Highmark defends its actions following arrest of Melani
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Highmark on Wednesday characterized the behavior of recently fired CEO Kenneth Melani as "willful and gross misconduct" in its first detailed statement on the events leading up to his Sunday ouster.
Dr. Melani's attorney, Sam Cordes, promptly countered that if Dr. Melani violated any company policy, he was never made aware of that.
Mr. Cordes said Highmark is just looking for pretexts for what he contends was a retaliatory, and perhaps discriminatory, firing. "You don't get to make up reasons [for firing someone] later," he said.
Highmark, in its statement from spokesman Michael Weinstein on Wednesday, dealt with both the March 25 arrest of Dr. Melani at the home of his mistress's husband and his monthslong relationship with Melissa Myler, a sports marketing professional who joined the company in October.
Highmark's statement said: Dr. Melani's "willful and gross misconduct includes not only the behavior that is alleged to have occurred on March 25, but also the admitted sexual relationship with a junior employee of the company and the conflict and risk to the company associated with that relationship, as well as repeated denials to senior management regarding that relationship."
The statement continues: "The injuries resulting from Dr. Melani's gross and willful misconduct include injuries to the Blue Cross Blue Shield brand, the company's reputation, risk to business partners and financial harm."
Highmark denied earlier statements by Mr. Cordes that the board ordered Dr. Melani to fire Ms. Myler.
The insurer said the issue of the workplace relationship came to a head in early March. "Dr. Melani was informed that in accord with company policy, he had an option of either his leaving the company or Ms. Myler leaving the company," its statement said.
"Highmark's statement is not true," Mr. Cordes said. He said Dr. Melani told Highmark board Chairman J. Robert Baum, who is now interim CEO, about his relationship with Ms. Myler in late February. He said that around Feb. 29, Mr. Baum "approached Dr. Melani after a meeting, and said, 'There are ways of getting her out.' "
Dr. Melani, according to Mr. Cordes, viewed any effort to dismiss Ms. Myler as illegal, and he offered to resign instead. "They told him, 'You're too valuable,' " Mr. Cordes said. " 'No, no, no. You're too important to this company. There's too much going on.' "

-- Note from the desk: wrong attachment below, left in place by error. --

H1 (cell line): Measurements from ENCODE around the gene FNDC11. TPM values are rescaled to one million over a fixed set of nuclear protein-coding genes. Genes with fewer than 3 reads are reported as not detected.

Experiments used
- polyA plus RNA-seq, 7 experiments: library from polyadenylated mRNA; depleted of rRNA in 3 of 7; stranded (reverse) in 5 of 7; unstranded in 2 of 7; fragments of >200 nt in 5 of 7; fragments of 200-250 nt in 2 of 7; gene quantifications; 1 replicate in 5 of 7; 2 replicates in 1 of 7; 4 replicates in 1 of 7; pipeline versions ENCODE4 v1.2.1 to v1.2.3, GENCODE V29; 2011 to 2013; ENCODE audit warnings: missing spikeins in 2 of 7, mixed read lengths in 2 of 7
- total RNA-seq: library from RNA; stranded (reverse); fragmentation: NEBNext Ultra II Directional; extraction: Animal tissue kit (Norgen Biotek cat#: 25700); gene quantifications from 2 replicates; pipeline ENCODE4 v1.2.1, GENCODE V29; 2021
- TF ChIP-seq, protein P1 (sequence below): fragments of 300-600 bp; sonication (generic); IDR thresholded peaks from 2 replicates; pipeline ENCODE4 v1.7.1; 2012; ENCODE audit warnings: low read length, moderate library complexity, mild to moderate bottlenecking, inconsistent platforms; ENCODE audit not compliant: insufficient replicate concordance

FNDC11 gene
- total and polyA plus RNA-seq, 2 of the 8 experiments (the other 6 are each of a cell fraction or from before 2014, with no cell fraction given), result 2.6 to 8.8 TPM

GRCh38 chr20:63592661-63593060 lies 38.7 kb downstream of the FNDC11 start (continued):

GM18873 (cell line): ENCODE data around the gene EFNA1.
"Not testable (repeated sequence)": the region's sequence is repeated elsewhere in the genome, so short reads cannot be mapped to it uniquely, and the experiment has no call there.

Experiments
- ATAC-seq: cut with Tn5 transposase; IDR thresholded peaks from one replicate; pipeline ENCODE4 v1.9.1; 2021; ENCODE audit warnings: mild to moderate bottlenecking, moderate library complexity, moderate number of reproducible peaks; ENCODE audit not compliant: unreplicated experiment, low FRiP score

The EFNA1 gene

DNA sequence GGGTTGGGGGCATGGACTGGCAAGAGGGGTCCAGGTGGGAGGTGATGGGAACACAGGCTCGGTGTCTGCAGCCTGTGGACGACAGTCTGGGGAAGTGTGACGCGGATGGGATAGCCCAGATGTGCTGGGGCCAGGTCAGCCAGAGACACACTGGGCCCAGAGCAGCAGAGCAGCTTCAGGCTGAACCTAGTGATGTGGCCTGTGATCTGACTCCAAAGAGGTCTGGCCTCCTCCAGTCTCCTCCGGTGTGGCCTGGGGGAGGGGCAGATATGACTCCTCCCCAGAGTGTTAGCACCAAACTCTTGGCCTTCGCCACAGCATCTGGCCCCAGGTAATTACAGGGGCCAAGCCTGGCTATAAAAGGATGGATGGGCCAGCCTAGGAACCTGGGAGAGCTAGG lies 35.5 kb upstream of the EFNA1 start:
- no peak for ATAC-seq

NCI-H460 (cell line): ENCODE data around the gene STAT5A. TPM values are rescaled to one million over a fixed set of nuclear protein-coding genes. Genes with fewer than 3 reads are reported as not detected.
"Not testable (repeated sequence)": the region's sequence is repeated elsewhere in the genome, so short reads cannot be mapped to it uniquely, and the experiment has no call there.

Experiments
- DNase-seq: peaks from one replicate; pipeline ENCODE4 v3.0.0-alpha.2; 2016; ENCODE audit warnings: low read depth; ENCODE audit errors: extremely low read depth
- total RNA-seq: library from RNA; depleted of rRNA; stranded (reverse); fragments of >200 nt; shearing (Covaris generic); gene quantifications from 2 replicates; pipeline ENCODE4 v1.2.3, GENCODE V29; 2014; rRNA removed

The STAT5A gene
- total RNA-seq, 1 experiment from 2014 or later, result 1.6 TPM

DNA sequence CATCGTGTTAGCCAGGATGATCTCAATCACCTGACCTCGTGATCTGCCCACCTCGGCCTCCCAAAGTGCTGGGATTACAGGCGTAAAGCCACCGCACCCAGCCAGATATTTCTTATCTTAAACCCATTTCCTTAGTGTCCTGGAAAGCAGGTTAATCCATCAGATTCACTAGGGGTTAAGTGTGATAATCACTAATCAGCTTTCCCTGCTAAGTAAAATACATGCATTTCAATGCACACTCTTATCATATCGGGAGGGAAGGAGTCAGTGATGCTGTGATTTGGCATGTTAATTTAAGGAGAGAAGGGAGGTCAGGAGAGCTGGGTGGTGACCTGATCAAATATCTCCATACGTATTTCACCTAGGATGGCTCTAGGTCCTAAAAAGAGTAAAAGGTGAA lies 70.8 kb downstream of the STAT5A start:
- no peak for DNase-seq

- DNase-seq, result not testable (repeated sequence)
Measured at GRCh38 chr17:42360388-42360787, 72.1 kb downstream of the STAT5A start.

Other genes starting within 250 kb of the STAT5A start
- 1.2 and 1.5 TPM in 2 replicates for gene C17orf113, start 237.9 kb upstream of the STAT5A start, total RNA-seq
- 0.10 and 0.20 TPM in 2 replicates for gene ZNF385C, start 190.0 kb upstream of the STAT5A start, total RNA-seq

Highmark is trying to buy West Penn Allegheny Health System and jousting in public and in court with UPMC.
Mr. Cordes said the company's head of human resources confirmed to Dr. Melani that either he or Ms. Myler must go.
Highmark's statement said it "has a non-fraternization policy which prohibits the type of conduct to which Dr. Melani and his attorney have confirmed did occur." Highmark did not respond to a Pittsburgh Post-Gazette request on Tuesday to provide its policy on relationships between employees.
Mr. Cordes said that if there was a policy, "the president of the company did not know there was a policy."
"When [Dr. Melani] was approached by the chairman of the board, it was not a situation where there was a violation of a policy," Mr. Cordes continued. "It was, 'This doesn't look good.' "
He said it was telling that the board didn't fire Dr. Melani until a month after his conversation with Mr. Baum, suggesting that such a delay would not have occurred if the CEO had really engaged in misconduct.
Also, Highmark denied reports that it was creating a "difficult work environment" for Ms. Myler, who returned to her office Tuesday after a period of absence.
"Highmark is taking many steps to provide Ms. Myler with an appropriate work environment in which to perform her work functions," the insurer wrote. "Ms. Myler has not presented to Highmark any complaints to indicate that she is being shunned by managers, creating a difficult work environment."
Mr. Cordes said Highmark has been "closely supervising her, people looking at her calendar who have no dealings with her whatsoever. ... She's been subjected to some very close scrutiny."
He said it was too early to tell whether she faced a hostile work environment, something that can become the subject of a lawsuit.
Dr. Melani spent 22 years at Highmark, nine as CEO. He faces charges of simple assault and defiant trespass for a fight with Ms. Myler's husband at his Oakmont home March 25. A preliminary hearing that was set for Wednesday was postponed so Dr. Melani can enroll in counseling, which could lead to the charges being dropped and expunged.
Employment law experts have said that if Highmark ordered Dr. Melani to fire his mistress, and he refused based on concerns that it would be discriminatory, that could form the basis of a retaliation claim.
Since Highmark fired Dr. Melani but not his younger and female subordinate, he could argue that he was discriminated against on the basis of age or gender, unless Highmark has a consistently enforced policy of firing the more senior partner in a workplace affair.
"Dr. Melani's and Ms. Myler's attorney has suggested that he is ready for war in the courtroom," Highmark's statement said of Mr. Cordes.
"Highmark will answer all remaining questions of the attorney for Dr. Melani and Ms. Myler in the appropriate legal forum."
Mr. Cordes said he and his clients "have not chosen the forum in which we will do this if we have to."
First Published April 5, 2012 12:24 am